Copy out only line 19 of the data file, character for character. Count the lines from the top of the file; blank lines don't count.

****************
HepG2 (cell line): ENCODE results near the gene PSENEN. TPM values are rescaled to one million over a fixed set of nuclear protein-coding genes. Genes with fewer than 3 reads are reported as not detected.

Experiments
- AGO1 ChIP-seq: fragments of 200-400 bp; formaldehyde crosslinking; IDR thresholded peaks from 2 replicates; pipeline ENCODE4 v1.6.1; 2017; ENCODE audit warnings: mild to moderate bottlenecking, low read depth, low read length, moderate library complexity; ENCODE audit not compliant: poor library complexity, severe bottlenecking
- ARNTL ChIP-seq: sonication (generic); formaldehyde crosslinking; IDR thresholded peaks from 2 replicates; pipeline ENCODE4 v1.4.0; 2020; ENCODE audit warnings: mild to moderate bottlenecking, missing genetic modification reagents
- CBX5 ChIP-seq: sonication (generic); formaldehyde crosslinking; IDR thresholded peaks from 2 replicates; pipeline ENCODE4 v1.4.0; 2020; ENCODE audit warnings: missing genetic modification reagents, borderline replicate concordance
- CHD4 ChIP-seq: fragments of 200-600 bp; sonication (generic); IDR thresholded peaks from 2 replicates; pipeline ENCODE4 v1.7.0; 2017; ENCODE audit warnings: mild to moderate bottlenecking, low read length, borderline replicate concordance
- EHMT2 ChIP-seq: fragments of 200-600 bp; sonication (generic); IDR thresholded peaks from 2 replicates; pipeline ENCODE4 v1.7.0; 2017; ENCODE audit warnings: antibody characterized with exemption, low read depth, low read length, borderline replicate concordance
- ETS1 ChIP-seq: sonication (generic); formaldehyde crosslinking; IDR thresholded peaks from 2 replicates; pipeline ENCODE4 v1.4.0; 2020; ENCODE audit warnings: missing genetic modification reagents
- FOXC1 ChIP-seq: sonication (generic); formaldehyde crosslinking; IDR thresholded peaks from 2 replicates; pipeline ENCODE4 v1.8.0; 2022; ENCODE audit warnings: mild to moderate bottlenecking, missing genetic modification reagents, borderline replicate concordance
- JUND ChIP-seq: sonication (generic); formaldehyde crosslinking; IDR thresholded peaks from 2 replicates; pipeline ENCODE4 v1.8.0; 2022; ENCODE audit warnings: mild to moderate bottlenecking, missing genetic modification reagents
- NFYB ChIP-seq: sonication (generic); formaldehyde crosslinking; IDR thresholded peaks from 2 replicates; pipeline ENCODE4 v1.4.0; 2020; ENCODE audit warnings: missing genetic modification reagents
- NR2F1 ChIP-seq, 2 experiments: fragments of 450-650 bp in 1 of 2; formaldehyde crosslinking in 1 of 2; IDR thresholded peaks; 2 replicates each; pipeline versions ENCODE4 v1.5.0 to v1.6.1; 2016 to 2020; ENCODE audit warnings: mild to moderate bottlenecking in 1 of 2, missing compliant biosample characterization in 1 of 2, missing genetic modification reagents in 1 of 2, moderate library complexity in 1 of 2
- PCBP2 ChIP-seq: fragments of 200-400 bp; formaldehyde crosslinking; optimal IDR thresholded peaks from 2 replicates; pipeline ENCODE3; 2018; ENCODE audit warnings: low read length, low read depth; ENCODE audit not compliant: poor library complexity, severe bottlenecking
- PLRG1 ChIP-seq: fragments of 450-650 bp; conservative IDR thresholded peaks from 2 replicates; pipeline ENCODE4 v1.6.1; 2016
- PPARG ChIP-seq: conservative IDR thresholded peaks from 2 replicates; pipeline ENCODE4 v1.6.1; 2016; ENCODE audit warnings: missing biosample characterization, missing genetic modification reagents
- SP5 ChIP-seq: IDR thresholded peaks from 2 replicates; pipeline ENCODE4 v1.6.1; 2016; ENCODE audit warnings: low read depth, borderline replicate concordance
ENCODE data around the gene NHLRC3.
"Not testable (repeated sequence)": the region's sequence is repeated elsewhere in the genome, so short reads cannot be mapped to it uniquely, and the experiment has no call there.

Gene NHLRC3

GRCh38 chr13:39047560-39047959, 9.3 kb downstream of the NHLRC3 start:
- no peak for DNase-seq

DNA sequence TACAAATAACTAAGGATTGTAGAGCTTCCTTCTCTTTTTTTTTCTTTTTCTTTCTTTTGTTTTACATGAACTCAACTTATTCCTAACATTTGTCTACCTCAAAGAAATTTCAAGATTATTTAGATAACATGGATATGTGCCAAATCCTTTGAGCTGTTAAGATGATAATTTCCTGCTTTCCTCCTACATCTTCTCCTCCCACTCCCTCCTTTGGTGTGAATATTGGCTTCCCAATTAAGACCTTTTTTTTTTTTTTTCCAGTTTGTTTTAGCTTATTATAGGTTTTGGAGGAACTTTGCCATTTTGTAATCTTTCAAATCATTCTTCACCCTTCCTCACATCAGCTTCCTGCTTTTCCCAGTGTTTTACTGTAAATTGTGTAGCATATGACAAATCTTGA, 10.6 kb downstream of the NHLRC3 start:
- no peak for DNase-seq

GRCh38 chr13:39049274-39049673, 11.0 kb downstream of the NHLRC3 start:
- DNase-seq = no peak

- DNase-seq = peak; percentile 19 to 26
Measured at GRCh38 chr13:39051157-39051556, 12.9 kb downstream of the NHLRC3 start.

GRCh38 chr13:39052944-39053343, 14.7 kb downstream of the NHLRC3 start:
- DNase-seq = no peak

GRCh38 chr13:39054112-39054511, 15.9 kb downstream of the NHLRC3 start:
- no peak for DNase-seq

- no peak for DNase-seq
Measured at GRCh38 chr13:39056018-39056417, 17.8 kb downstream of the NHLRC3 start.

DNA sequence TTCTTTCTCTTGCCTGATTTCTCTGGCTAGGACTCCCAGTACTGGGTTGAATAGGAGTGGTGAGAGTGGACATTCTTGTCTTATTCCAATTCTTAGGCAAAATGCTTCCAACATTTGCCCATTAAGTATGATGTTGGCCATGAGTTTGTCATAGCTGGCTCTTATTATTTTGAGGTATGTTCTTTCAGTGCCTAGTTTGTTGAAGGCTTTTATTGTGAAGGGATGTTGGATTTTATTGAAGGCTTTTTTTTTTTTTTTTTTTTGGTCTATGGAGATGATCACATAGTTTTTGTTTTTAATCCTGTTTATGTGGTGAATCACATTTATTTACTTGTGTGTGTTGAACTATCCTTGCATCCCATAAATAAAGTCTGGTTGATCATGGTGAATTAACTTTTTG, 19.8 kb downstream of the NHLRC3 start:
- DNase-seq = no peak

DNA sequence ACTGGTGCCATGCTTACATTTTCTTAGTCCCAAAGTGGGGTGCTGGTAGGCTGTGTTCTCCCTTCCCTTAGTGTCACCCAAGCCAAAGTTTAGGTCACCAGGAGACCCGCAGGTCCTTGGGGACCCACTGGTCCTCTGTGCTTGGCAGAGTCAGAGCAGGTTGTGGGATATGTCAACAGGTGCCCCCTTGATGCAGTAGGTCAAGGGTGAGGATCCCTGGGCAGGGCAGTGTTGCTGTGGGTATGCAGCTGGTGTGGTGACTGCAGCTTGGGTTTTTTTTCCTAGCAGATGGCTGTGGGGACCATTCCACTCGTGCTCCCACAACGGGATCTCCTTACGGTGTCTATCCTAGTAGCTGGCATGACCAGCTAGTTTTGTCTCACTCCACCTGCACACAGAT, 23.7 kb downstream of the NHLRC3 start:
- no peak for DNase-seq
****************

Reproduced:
Gene NHLRC3